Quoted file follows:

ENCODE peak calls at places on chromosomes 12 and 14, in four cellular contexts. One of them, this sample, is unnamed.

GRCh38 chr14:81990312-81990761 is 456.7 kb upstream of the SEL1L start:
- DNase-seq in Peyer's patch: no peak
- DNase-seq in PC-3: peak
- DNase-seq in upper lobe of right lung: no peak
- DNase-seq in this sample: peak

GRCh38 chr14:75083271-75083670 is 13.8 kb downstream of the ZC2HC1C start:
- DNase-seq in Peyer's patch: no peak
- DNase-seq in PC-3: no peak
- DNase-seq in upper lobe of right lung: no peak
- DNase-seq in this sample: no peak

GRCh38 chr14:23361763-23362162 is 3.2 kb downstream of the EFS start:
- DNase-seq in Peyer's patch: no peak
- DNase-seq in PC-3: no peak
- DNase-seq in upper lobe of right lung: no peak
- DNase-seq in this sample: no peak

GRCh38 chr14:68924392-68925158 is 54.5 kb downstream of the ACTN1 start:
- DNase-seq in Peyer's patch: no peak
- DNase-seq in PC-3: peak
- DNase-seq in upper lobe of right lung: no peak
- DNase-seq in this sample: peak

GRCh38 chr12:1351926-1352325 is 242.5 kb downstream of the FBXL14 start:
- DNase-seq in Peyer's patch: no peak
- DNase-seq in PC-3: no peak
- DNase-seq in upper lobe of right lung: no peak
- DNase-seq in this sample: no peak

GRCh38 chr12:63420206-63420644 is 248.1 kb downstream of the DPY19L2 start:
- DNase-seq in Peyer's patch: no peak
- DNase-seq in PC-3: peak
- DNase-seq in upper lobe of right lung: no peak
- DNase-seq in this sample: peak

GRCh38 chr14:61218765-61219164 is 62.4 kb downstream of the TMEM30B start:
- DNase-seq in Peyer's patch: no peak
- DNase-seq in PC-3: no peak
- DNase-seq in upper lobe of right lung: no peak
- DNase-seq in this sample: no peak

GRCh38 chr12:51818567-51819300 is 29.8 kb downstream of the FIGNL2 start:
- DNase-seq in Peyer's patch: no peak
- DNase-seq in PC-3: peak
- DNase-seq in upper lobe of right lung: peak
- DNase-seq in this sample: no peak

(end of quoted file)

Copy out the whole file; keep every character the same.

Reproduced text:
ENCODE peak calls at places on chromosomes 12 and 14, in four cellular contexts. One of them, this sample, is unnamed.

GRCh38 chr14:81990312-81990761 is 456.7 kb upstream of the SEL1L start:
- DNase-seq in Peyer's patch: no peak
- DNase-seq in PC-3: peak
- DNase-seq in upper lobe of right lung: no peak
- DNase-seq in this sample: peak

GRCh38 chr14:75083271-75083670 is 13.8 kb downstream of the ZC2HC1C start:
- DNase-seq in Peyer's patch: no peak
- DNase-seq in PC-3: no peak
- DNase-seq in upper lobe of right lung: no peak
- DNase-seq in this sample: no peak

GRCh38 chr14:23361763-23362162 is 3.2 kb downstream of the EFS start:
- DNase-seq in Peyer's patch: no peak
- DNase-seq in PC-3: no peak
- DNase-seq in upper lobe of right lung: no peak
- DNase-seq in this sample: no peak

GRCh38 chr14:68924392-68925158 is 54.5 kb downstream of the ACTN1 start:
- DNase-seq in Peyer's patch: no peak
- DNase-seq in PC-3: peak
- DNase-seq in upper lobe of right lung: no peak
- DNase-seq in this sample: peak

GRCh38 chr12:1351926-1352325 is 242.5 kb downstream of the FBXL14 start:
- DNase-seq in Peyer's patch: no peak
- DNase-seq in PC-3: no peak
- DNase-seq in upper lobe of right lung: no peak
- DNase-seq in this sample: no peak

GRCh38 chr12:63420206-63420644 is 248.1 kb downstream of the DPY19L2 start:
- DNase-seq in Peyer's patch: no peak
- DNase-seq in PC-3: peak
- DNase-seq in upper lobe of right lung: no peak
- DNase-seq in this sample: peak

GRCh38 chr14:61218765-61219164 is 62.4 kb downstream of the TMEM30B start:
- DNase-seq in Peyer's patch: no peak
- DNase-seq in PC-3: no peak
- DNase-seq in upper lobe of right lung: no peak
- DNase-seq in this sample: no peak

GRCh38 chr12:51818567-51819300 is 29.8 kb downstream of the FIGNL2 start:
- DNase-seq in Peyer's patch: no peak
- DNase-seq in PC-3: peak
- DNase-seq in upper lobe of right lung: peak
- DNase-seq in this sample: no peak